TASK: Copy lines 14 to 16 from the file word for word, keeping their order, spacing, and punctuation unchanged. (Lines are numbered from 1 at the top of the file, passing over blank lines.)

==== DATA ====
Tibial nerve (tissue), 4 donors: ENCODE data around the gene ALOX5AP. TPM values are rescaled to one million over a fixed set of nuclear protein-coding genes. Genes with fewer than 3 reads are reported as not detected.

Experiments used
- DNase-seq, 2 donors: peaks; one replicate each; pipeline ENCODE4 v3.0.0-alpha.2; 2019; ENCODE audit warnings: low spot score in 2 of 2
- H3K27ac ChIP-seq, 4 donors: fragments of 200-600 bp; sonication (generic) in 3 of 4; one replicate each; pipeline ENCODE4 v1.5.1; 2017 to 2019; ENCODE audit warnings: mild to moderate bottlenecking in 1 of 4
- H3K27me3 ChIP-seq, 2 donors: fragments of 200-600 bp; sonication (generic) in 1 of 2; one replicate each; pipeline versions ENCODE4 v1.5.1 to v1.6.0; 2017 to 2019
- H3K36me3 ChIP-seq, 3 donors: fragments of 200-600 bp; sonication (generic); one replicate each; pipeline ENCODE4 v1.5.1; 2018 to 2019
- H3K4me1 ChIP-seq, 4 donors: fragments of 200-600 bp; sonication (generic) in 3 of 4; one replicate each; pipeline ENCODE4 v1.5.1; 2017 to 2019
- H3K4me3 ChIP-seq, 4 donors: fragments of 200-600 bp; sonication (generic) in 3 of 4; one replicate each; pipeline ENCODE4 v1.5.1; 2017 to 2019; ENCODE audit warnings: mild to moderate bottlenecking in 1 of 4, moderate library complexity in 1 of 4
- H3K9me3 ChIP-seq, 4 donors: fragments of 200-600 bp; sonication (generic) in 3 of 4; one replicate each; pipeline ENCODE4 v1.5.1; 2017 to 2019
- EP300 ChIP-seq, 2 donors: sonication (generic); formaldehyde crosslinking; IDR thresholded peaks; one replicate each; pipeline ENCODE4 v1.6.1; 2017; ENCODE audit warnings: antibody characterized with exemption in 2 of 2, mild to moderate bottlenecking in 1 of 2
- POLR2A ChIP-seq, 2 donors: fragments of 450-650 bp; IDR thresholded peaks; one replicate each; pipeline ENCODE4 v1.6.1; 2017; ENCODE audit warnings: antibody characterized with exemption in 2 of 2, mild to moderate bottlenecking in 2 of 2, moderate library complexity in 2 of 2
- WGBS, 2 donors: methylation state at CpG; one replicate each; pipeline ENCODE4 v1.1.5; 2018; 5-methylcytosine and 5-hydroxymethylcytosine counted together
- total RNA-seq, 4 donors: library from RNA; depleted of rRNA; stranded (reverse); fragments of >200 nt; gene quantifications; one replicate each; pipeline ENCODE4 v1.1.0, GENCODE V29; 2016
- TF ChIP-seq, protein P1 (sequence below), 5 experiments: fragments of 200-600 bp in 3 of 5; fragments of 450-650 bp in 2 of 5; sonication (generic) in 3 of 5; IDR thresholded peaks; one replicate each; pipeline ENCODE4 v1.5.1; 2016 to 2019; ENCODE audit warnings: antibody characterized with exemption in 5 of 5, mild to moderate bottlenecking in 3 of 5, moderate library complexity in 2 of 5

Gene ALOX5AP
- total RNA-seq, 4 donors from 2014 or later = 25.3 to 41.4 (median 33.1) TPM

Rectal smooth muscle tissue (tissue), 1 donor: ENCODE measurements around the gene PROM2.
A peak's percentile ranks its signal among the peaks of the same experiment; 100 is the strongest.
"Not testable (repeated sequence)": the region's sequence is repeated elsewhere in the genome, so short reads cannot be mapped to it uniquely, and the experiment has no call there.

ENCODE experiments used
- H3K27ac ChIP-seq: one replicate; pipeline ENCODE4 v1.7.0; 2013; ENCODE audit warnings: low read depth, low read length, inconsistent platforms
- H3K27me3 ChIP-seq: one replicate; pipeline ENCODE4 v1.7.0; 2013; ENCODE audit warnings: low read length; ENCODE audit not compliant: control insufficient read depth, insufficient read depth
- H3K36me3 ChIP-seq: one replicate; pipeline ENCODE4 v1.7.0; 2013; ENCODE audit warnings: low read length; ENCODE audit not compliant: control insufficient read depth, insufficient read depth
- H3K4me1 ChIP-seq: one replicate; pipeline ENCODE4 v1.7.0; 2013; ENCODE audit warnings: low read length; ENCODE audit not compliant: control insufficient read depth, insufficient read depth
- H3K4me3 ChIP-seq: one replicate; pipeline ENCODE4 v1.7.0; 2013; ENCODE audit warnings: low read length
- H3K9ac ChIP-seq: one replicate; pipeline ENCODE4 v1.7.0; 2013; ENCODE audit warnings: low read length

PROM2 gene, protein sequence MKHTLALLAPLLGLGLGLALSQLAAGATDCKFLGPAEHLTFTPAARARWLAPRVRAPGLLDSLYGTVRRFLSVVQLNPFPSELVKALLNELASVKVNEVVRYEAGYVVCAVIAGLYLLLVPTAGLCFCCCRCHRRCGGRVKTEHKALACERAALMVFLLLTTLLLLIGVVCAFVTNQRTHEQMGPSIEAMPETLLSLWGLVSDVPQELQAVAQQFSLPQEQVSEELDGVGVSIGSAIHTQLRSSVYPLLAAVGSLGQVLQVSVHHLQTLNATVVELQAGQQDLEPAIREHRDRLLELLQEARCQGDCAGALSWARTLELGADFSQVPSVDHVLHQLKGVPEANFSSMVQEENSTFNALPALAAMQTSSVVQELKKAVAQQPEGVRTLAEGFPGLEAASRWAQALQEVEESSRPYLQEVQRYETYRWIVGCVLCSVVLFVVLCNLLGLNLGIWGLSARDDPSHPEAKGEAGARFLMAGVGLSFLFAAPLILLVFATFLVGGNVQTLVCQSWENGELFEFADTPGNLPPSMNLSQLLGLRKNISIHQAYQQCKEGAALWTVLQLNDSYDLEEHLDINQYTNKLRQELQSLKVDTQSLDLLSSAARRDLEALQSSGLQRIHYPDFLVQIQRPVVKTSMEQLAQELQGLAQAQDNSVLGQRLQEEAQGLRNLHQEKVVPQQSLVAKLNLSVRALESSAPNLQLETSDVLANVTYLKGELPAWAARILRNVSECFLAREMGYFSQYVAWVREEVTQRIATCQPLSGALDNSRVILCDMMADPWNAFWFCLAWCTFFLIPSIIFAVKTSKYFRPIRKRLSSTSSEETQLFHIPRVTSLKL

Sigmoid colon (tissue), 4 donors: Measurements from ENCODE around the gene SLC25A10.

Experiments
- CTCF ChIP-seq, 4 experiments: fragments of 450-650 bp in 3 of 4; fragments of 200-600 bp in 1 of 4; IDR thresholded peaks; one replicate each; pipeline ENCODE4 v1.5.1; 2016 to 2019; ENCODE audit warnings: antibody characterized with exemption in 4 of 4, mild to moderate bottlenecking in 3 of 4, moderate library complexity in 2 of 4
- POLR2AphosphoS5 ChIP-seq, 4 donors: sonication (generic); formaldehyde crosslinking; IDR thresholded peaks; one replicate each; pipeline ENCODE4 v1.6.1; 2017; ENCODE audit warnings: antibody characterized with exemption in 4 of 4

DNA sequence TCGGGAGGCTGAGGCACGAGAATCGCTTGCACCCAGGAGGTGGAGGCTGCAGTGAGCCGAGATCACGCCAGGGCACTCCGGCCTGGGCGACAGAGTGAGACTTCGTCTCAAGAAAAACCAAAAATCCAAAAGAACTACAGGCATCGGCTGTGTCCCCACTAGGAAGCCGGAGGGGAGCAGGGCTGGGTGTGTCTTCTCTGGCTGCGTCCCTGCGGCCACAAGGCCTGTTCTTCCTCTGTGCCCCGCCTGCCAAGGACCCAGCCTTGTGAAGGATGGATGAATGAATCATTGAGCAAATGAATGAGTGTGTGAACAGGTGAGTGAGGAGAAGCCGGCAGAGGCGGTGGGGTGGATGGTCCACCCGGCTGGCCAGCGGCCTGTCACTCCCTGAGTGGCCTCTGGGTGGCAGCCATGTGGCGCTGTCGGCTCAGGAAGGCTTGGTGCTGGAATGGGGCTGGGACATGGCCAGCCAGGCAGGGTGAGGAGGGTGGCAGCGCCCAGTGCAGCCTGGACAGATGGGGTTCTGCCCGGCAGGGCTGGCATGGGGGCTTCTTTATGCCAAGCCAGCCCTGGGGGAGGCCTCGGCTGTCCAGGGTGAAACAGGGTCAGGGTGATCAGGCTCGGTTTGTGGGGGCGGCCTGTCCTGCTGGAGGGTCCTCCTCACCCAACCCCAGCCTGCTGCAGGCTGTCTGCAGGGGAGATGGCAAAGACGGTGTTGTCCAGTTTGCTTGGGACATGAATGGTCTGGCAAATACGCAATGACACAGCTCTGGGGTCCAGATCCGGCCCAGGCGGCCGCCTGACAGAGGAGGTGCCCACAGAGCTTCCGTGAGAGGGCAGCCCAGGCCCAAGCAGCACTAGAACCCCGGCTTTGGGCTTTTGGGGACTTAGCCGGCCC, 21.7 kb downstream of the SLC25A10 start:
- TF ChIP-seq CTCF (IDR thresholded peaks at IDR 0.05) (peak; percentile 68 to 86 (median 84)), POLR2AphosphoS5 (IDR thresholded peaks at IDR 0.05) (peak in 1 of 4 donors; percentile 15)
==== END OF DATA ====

- TF ChIP-seq, protein P1 (sequence below), 5 experiments: fragments of 200-600 bp in 3 of 5; fragments of 450-650 bp in 2 of 5; sonication (generic) in 3 of 5; IDR thresholded peaks; one replicate each; pipeline ENCODE4 v1.5.1; 2016 to 2019; ENCODE audit warnings: antibody characterized with exemption in 5 of 5, mild to moderate bottlenecking in 3 of 5, moderate library complexity in 2 of 5

Gene ALOX5AP
- total RNA-seq, 4 donors from 2014 or later = 25.3 to 41.4 (median 33.1) TPM